Historical Roots of Local-church-onlyism


I’d like to add a few comments on an interesting debate over at my Dad’s blog about the New Testament’s use of the term translated “church” (ekklesia).

  • In one post, he argues that the biblical usage of the term “church” suggests that there is such a thing as the “universal church,” defined as “a universal body of believers that includes all believers from all ages in one spiritual union, the church.”
  • In a followup, he goes further, demonstrating from biblical texts that the word is also used for what we call the “visible church,” inclusive of the sum total of professing believers on earth.

Why does this matter?

Suggesting that the word “church” can mean anything other than a “local church” can get you into trouble with some Baptists, and so an interesting discussion broke out in the comments on both posts. In the comments, my Dad asks one question for his local-church-only interlocutors: “Why is the idea of local church only so important? Or, to put it another way, why is the idea of the universal church dangerous?”

Ideas and Consequences

I’d like to suggest one reason why local-church-only advocates cannot concede the existence of the universal church. (Of course, doing so requires that they ignore the plain reading of texts such as Ephesians 1:22–23, but for the exegesis I refer you again to the original post.) The idea that the term “church” can only refer to a local assembly is simply a necessary corollary of Landmarkist theology. Landmarkism depends on an uninterrupted succession of local assemblies to support the theory that the “true church” comprises the Baptist tradition throughout the ages. This (widely discredited) view of history is known as Baptist successionism.

If a Landmarkist allows for a universal aspect to the church, he implies that genuine believers might be found outside of the supposed succession of local churches (the “Baptists”) but within the scope of Christendom (including medieval Catholics).

Because the Landmarkist is predisposed to avoid that conclusion, he must go to great lengths to justify a local-only view of the church. Seen in this light, the local-only view becomes nothing more than part of an artificial perimeter around the Landmarkist theory.

Historical Evidence

If the explanation above is correct, we would expect to find the idea that the local-church-only idea in the writings of the early Landmarkists. Today, I ran across some evidence that confirms that early Landmarkists indeed believed that the Bible does not allow for a universal or invisible church.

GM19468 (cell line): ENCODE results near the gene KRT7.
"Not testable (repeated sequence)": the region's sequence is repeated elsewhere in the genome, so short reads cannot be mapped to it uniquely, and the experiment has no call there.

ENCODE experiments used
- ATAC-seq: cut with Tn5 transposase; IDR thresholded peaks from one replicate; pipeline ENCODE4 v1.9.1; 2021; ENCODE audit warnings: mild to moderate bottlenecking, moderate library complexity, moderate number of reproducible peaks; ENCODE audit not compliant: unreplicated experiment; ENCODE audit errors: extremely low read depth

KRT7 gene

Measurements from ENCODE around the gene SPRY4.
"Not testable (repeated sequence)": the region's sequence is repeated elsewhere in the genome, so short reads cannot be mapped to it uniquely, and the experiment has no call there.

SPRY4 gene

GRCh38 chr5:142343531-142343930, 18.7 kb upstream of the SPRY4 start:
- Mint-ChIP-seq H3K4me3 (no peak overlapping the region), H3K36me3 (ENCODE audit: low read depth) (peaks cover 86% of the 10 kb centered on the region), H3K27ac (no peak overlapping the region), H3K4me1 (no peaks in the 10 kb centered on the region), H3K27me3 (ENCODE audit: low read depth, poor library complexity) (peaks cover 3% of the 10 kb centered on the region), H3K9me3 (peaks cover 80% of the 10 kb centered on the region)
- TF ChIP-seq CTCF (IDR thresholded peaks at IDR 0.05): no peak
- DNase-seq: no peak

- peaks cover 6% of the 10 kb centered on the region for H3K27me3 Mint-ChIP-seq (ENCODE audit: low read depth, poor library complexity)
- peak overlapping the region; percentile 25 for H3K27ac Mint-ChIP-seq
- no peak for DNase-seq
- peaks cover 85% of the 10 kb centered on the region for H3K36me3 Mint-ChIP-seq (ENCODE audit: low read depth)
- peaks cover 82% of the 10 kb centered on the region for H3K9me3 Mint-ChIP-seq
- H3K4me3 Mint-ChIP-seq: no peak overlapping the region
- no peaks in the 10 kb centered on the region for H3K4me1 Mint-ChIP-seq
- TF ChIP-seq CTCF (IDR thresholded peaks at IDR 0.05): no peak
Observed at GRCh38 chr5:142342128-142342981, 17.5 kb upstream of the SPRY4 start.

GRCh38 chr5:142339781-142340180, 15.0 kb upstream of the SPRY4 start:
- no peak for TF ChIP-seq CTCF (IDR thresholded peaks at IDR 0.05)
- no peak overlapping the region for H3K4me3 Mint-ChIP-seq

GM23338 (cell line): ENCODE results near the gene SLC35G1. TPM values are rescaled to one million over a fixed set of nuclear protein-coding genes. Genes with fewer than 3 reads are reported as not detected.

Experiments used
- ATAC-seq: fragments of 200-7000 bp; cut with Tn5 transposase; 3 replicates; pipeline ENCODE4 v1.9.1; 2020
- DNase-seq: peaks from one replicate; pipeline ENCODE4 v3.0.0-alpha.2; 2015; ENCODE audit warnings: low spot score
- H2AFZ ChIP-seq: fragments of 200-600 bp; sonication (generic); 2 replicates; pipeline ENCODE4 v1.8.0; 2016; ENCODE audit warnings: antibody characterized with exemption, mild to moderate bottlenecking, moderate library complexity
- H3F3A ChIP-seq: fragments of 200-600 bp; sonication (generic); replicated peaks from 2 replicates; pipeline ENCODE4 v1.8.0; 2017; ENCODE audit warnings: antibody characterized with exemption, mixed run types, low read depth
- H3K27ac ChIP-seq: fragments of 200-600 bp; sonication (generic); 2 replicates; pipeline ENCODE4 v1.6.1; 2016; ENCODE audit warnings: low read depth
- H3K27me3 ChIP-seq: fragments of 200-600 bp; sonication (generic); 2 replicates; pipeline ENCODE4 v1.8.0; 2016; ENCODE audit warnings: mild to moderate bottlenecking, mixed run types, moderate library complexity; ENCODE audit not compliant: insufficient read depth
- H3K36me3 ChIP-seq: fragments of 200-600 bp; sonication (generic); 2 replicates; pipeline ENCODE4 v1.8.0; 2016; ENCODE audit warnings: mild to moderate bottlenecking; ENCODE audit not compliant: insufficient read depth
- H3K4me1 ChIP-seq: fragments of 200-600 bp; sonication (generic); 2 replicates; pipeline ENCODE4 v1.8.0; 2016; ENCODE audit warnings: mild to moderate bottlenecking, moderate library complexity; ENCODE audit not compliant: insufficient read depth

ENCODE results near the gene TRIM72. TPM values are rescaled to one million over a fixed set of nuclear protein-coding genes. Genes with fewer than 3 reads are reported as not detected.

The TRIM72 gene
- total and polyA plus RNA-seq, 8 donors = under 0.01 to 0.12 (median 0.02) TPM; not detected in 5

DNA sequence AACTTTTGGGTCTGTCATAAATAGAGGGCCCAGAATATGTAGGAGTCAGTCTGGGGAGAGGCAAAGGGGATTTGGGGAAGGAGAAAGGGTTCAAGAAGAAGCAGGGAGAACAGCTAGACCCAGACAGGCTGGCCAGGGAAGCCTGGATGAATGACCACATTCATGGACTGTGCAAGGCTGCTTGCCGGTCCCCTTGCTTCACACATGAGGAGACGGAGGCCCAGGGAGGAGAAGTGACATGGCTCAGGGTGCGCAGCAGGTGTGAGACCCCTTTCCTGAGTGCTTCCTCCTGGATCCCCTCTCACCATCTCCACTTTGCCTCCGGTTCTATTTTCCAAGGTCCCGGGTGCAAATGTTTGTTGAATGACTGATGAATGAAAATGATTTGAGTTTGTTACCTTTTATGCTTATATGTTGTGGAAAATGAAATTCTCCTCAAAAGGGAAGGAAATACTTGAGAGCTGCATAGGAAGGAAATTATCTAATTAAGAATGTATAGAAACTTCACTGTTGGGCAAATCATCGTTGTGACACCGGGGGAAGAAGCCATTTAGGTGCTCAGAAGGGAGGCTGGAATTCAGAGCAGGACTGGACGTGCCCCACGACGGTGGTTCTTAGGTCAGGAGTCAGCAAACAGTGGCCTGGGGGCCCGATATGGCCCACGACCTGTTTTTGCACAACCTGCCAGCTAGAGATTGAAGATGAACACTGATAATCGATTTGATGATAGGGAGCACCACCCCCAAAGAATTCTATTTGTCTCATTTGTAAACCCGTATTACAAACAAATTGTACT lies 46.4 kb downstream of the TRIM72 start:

J. R. Graves
J. R. Graves

J. R. Graves was not the first to hold Landmarkism, but he was certainly one its most vociferous early proponents. Through his influence, successionist historiography and Landmark ecclesiology became a significant force within American Baptist circles.

In Leon McBeth’s history of the Baptist movement, he notes that Graves believed the church to be “a single congregation, complete in itself, independent of all other bodies, civil or religious, … amenable only to Christ.”1 He thought that the “invisible church” was nothing more than “invisible nonsense.” In a more extended quote, Graves argues that

the only church that is revealed to us is a visible church, and the only church with which we have anything to do, or in connection with which we have any duties to perform, is a visible body…. Christ never set up but one kingdom; and if this is visible, he has no invisible kingdom or church, and such a thing has no real existence in heaven or earth. It is only an invention to bolster up erroneous theories of ecclesiology.2

Evaluation

In evaluating Graves’ statements, this quote from Sidney Ahlstrom is telling.

At the heart of Graves’s argument was a doctrine of the Kingdom which allowed a syllogism to do the work of historical research: the Kingdom has prevailed; the Kingdom must always have included true churches; Baptist churches are the only true churches; therefore, Baptist churches have always existed.3

As an historical theory, successionism is bankrupt because it is based on an absence of evidence. Likewise, the view that the New Testament only speaks of the local church requires us to ignore clear biblical evidence. It seems to me that the only reason to hold this view is to support the scaffold for the rest of Landmark theology.


  1. J. R. Graves quoted in Leon McBeth, The Baptist Heritage (Nashville, TN: Broadman Press, 1987), 450–451.

  2. Ibid., 451.

  3. Sydney E. Ahlstrom, A Religious History of the American People (New Haven, Conn.: Yale Univ. Press, 1972), 723.

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